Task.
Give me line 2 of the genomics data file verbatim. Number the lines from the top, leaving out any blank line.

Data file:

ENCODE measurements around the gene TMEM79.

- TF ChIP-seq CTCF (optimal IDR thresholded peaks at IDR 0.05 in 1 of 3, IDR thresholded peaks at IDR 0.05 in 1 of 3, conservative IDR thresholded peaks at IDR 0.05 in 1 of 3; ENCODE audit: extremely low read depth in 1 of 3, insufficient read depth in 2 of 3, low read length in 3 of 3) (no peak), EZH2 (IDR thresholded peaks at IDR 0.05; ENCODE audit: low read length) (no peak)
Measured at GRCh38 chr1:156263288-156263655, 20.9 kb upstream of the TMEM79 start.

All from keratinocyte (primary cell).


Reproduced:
- TF ChIP-seq CTCF (optimal IDR thresholded peaks at IDR 0.05 in 1 of 3, IDR thresholded peaks at IDR 0.05 in 1 of 3, conservative IDR thresholded peaks at IDR 0.05 in 1 of 3; ENCODE audit: extremely low read depth in 1 of 3, insufficient read depth in 2 of 3, low read length in 3 of 3) (no peak), EZH2 (IDR thresholded peaks at IDR 0.05; ENCODE audit: low read length) (no peak)